The Cradle rocks from front to back instead of sideways; it's better for your baby.

How cute are these two in their So-Ro cradle? They look so happy as their cradle rocks from the front to the back, instead of the usual sideways. And it's better for their brain development, according to the designer who was an occupational therapist.

She says that :

According to research of the brain's interpretation of sensory input, forward rocking motion is the most comfortable and soothing motion for the baby.
Think of rocking on a swing. It seems that "the brain perceives this rhythmic forward swinging as a linear, soothing motion." And we all know that a rested sleeping baby makes for rested and sleeping parents.

"side-to-side, lateral swinging stimulates the portion of the brain that perceives circular-motion. For sensitive babies, this type of motion can induce dizziness and discomfort." Oops, sorry son.

In addition, the cradle has three grades of elevation at the head which is good for healthy breathing.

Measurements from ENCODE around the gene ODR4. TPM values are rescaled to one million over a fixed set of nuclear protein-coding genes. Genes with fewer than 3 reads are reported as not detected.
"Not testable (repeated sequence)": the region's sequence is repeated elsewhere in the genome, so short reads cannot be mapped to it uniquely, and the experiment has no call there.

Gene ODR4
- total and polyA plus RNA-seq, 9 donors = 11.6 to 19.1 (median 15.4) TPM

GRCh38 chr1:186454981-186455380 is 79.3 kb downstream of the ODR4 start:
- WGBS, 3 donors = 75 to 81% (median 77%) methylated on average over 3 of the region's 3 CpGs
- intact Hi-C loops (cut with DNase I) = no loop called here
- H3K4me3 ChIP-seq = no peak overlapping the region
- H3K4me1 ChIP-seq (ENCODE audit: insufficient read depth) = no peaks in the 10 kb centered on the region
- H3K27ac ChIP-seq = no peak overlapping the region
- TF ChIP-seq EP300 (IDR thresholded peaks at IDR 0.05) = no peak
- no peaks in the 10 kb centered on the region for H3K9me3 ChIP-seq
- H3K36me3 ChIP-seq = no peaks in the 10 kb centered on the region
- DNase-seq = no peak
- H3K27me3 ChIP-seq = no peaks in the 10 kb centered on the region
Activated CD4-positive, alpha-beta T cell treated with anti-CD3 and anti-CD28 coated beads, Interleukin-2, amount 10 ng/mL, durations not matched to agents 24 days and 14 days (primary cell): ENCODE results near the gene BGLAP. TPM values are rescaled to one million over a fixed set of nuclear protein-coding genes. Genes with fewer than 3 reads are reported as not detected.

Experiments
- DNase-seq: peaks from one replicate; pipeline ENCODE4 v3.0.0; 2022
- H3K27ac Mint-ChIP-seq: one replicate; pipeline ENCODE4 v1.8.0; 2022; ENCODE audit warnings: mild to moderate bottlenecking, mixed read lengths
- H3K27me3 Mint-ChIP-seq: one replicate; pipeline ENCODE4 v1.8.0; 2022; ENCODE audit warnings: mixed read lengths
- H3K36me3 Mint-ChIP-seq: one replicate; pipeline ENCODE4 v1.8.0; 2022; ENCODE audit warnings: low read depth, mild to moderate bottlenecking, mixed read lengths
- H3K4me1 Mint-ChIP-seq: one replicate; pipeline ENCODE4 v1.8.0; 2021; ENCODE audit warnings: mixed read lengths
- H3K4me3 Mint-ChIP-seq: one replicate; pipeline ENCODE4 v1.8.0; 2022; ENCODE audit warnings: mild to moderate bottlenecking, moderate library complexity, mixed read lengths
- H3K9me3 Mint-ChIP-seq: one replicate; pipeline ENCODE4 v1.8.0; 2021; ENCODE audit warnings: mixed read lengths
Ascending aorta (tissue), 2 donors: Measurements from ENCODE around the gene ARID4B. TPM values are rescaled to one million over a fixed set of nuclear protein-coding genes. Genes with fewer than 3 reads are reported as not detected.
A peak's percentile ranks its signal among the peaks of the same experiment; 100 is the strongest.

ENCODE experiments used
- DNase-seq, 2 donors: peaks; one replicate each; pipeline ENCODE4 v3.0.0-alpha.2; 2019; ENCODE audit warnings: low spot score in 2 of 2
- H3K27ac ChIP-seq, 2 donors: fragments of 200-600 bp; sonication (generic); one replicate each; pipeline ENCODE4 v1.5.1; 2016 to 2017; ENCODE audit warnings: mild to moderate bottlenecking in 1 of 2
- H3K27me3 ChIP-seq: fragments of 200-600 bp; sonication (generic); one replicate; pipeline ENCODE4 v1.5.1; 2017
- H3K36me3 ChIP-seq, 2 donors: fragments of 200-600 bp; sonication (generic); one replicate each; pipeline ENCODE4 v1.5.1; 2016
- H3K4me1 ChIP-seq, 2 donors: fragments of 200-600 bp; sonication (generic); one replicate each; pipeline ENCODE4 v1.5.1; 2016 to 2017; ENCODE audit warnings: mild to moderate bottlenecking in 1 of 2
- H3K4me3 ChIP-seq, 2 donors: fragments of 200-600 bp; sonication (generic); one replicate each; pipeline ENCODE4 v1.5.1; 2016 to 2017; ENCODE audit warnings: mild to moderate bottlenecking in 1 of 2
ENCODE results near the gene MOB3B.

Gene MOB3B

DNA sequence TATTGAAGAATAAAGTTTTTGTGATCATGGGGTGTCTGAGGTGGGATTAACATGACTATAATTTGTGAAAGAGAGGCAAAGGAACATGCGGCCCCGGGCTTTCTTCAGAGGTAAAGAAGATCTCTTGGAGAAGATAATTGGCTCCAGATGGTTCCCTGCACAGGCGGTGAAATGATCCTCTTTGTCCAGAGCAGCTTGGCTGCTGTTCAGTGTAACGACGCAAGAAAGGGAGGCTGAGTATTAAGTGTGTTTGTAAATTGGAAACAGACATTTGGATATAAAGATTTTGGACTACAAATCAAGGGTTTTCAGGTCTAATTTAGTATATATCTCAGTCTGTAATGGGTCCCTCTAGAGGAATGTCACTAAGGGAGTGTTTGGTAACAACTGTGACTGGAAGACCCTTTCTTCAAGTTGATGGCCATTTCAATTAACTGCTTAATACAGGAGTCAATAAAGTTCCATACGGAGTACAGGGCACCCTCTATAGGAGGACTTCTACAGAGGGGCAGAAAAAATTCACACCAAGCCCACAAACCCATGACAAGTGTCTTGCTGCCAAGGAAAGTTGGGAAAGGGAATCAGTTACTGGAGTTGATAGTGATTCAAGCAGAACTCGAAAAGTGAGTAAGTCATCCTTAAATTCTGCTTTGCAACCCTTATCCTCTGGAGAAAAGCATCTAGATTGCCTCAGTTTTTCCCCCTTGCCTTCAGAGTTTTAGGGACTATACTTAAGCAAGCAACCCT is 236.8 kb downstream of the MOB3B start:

It's Scandinavian, the designer is Norwegian, and it has won the Award for Design Excellence from the Norwegian Design Council. As the judges explained "A cradle is in itself a nostalgic item, but here this traditional piece of furniture has been interpreted so that it fits beautifully into a modern home." The design is flatpack, DIY and very simple and good looking.

One style is walnut veneer on Baltic birch plywood. The emission in plywood is less than 0,05 ppm.

It comes in white too; it is hard pressure laminate on Baltic birch plywood. And if you have twins, it is available as a double--the twin cradle features a dividing wall that can be removed when not needed.

It's starting to make waves: first seen at a design fair in 2011, it is now available on-line and in the USA.

The Cradle rocks from front to back instead of sideways; it's better for your baby.
This cradle rocks--design-wise and literally.

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